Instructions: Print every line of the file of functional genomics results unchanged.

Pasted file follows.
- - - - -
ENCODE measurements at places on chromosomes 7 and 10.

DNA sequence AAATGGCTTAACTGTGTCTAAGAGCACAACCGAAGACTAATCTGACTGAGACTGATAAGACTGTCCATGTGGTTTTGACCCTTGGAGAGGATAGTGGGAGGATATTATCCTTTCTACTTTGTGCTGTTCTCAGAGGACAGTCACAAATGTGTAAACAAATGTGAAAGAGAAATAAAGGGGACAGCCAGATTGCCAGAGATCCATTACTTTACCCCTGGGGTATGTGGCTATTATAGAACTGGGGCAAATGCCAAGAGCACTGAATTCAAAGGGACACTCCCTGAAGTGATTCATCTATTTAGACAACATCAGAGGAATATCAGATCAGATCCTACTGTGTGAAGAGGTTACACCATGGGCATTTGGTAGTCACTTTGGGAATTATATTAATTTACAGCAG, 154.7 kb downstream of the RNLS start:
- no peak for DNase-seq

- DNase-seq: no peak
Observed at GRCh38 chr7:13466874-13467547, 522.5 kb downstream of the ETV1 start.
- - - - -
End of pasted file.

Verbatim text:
ENCODE measurements at places on chromosomes 7 and 10.

DNA sequence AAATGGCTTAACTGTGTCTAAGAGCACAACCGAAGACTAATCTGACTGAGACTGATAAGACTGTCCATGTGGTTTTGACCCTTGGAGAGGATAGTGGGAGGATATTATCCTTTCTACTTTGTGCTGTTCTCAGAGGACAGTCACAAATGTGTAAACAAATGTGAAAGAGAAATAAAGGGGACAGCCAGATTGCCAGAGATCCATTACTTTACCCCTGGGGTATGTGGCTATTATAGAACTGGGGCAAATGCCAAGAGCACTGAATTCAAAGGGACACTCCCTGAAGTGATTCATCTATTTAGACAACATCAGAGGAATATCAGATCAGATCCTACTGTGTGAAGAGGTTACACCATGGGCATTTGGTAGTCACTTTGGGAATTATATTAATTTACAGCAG, 154.7 kb downstream of the RNLS start:
- no peak for DNase-seq

- DNase-seq: no peak
Observed at GRCh38 chr7:13466874-13467547, 522.5 kb downstream of the ETV1 start.